Nelli Tombor Model
Photo: Zoltán Tombor; www.facebook.com/drybylondon/

It is quite unusual to mention modelling and culinary delights on the same page, but Nelli Tombor is one of the fortunate exceptions. Besides her modelling career, she is able to practise her childhood passion. She managed the gastro blog of the English website, dryby for a whole year. In 2015 she was even enrolled for the one-year chef training of the famous New York Institute of Culinary Education. For Nelli, the creating culinary delights is an act of caring and expressing love, and the outcome can only be a perfect experience if there is someone to share it with.

The original, Hungarian text of the interview can be read at Magyarkonyhaonline.hu.

Which one do you feel like is your real profession, modelling or chef craft?

It is hard to pinpoint. Modelling was a great opportunity and it was a really good decision that I jumped into at a young age. To always be on the go and to work with an unknown crew is a great challenge, but it teaches you how to adapt and accommodate to situations. On the other hand, blogging is a lonely job, from coming up with the recipe until photographing the finished dish, I am responsible for everything, it is stress-free, and I can manage my own time. In contrast to this, working in the kitchen is a team effort, you are constantly under pressure, and you have to perform your best on 6-7 days of the week.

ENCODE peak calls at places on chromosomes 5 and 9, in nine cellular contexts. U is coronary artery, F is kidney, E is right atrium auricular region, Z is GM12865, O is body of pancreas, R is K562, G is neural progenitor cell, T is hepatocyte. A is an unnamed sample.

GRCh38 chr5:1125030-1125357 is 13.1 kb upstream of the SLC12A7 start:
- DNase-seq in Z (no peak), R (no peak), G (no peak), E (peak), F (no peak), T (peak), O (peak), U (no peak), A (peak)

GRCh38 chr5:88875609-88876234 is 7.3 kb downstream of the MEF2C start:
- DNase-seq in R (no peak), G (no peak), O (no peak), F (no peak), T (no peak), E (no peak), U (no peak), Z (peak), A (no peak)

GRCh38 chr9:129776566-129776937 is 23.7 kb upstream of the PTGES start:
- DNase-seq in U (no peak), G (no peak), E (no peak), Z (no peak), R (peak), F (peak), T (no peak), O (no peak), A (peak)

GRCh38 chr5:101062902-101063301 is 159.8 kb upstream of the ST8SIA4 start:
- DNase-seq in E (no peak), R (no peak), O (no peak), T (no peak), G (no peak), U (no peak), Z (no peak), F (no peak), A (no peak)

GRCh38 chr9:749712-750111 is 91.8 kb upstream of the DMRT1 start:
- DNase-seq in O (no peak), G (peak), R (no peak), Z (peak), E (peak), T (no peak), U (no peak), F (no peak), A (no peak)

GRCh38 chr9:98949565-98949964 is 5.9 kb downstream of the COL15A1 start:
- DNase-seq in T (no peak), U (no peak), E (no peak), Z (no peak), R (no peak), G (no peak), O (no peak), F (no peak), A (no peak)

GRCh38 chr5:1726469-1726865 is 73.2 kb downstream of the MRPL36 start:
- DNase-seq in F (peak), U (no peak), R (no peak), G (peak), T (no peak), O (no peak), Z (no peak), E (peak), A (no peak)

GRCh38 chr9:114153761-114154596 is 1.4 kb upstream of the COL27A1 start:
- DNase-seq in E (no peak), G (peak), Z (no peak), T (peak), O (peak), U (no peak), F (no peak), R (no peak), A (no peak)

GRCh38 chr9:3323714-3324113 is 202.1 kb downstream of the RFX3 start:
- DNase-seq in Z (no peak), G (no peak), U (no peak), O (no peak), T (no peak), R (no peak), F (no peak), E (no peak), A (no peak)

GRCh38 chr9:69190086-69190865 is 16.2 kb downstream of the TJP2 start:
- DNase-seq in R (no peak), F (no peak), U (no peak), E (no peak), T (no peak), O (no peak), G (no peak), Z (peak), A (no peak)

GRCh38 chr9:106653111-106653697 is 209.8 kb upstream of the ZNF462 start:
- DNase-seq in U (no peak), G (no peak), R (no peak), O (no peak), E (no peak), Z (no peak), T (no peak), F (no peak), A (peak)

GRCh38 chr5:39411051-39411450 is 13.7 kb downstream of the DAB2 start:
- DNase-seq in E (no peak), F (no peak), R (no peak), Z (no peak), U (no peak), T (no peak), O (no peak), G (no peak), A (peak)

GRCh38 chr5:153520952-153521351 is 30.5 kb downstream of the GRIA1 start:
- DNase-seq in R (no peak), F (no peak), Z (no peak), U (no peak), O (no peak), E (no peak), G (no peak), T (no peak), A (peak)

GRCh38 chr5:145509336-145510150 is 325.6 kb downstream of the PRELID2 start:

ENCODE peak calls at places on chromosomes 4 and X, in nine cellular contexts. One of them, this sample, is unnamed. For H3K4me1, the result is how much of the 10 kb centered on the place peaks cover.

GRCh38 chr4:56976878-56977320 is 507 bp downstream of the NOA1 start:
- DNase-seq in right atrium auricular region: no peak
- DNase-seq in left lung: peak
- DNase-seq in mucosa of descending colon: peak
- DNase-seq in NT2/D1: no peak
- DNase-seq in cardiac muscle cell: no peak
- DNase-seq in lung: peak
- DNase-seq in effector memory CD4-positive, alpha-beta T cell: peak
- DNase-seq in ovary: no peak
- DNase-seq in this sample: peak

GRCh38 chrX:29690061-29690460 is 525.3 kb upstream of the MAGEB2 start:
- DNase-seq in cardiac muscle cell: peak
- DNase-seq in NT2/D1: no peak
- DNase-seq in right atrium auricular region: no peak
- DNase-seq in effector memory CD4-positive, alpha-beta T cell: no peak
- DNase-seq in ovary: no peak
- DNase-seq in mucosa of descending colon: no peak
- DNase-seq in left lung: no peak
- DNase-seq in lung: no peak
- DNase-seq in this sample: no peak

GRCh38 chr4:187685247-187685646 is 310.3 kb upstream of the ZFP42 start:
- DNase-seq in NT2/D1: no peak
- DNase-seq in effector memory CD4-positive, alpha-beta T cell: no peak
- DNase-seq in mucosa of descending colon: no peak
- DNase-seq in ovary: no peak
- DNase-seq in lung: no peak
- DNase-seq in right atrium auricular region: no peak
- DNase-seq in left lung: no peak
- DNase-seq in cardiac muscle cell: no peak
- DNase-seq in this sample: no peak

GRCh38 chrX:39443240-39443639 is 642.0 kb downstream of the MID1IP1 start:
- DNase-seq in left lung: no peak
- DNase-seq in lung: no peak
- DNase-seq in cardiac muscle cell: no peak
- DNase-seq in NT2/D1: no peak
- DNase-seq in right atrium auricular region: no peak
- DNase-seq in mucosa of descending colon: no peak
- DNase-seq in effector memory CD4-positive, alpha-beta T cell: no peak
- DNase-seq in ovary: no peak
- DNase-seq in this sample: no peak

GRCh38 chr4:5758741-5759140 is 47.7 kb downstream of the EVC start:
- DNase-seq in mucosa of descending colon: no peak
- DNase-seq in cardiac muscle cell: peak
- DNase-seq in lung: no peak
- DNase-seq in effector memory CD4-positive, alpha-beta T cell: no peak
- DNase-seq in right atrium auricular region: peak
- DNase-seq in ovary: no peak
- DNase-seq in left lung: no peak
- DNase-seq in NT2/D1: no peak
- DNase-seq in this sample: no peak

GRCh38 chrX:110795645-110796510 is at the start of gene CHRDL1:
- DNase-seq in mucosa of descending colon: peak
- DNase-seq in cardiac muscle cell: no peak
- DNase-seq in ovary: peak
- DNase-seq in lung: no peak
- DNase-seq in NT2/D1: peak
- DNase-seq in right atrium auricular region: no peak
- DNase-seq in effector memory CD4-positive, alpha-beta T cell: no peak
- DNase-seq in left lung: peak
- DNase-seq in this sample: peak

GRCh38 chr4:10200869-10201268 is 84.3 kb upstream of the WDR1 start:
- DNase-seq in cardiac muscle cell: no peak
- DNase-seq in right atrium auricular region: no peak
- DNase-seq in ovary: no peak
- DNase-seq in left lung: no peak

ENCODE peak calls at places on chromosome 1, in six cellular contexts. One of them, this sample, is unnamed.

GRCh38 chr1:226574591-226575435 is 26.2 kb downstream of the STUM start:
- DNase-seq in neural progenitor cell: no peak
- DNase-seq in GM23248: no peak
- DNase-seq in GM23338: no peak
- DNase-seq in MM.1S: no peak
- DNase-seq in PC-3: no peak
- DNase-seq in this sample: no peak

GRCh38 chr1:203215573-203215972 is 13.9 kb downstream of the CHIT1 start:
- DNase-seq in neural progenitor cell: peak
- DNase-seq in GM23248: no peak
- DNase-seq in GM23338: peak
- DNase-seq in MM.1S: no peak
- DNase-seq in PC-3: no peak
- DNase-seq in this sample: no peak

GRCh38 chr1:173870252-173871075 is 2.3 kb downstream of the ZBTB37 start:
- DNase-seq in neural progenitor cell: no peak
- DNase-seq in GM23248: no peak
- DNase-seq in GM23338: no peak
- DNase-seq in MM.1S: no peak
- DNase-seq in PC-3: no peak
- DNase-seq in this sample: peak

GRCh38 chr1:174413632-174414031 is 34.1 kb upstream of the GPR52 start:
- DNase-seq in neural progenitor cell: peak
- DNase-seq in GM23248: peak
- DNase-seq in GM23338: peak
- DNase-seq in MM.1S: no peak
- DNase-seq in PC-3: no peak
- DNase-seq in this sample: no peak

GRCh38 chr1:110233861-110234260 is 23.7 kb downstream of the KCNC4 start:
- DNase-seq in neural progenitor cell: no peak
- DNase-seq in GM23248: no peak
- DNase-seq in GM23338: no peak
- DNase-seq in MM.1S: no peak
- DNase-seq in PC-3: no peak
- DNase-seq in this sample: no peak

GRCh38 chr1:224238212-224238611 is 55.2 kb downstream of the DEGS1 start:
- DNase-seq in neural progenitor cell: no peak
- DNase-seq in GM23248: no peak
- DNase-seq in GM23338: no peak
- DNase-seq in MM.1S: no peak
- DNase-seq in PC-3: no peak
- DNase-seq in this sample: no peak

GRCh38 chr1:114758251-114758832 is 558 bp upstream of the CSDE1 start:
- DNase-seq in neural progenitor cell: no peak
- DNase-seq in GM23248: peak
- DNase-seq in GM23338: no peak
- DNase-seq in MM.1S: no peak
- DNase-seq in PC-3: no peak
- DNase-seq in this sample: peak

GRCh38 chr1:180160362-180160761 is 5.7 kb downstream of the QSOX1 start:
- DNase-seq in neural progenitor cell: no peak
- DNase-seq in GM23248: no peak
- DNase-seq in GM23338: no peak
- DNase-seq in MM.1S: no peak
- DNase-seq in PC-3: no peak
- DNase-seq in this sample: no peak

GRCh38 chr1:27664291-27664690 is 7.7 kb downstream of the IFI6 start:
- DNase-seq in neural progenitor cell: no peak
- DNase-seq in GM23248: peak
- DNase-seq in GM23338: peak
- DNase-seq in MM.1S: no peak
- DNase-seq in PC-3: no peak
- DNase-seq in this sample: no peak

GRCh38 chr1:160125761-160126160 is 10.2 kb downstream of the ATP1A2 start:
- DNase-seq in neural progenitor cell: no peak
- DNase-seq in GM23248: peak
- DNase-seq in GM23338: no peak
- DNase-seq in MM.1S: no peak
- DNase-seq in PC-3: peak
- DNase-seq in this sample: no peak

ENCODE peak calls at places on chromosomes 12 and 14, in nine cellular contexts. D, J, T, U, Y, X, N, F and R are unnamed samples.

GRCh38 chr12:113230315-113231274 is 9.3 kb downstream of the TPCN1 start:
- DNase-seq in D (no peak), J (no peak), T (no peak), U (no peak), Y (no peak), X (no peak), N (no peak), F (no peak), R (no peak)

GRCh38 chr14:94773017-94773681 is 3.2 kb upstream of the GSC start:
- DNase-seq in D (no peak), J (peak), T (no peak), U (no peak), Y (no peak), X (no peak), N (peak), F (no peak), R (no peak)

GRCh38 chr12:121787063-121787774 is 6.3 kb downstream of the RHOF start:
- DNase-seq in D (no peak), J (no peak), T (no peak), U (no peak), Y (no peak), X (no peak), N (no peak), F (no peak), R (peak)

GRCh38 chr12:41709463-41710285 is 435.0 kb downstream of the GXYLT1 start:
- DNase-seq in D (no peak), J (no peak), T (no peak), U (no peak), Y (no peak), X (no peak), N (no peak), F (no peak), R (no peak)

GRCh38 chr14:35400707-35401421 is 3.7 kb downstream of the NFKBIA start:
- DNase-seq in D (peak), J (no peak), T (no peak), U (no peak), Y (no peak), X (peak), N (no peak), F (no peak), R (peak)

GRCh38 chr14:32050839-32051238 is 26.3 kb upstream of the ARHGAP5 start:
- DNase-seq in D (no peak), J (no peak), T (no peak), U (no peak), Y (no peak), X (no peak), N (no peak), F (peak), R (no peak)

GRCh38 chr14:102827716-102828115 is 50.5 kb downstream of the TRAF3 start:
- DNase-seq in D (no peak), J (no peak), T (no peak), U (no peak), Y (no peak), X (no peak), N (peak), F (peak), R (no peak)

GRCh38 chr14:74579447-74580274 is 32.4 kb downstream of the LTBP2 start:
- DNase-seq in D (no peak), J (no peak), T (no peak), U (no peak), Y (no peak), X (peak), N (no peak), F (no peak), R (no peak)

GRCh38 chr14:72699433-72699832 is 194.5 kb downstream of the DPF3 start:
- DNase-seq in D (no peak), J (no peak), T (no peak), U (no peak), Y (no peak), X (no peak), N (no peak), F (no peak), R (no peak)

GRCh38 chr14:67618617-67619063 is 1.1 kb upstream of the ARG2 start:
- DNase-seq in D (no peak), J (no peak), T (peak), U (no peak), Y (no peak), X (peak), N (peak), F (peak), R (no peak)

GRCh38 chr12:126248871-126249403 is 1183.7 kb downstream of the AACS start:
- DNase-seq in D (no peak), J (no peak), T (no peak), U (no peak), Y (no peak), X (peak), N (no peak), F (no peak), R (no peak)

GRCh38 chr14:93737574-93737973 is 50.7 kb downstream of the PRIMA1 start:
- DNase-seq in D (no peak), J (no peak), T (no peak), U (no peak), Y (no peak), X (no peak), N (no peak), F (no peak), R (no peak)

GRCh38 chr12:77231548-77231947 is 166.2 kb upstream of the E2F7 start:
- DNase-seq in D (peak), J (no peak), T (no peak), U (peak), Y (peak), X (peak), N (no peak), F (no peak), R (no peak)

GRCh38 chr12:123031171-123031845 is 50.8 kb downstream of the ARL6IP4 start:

What memories do you have from your childhood about the kitchen?

I vividly remember spending the summer at my grandparents, we were always gardening and cooking together. My dearest memories are about harvesting fruits, kneading the dough and spending the meals outside in the garden. I make pasta with potatoes the way my grandmother told me to.

Earlier we wrote about another Hungarian beauty who opened up her own shop and started making delicious chimney cakes. HERE is the article.

You are fortunate to be able to travel around the world and you visited many locations. You lived in Milano and now you are living in New York. What interesting things did you discover about the different customs of different countries concerning their meals? Do you have a favourite cuisine?

The family-centric attitude and the importance of shared meals of the Italians really touched me. Concerning the preparation of the meals, the Japanese delicateness and their philosophy of striving for perfectness have inspired me. The styles of the French are mirrored in their gastronomy as well. There is something compelling in every culture, but the Hungarian, Italian and Japanese cuisines are the closest to my heart.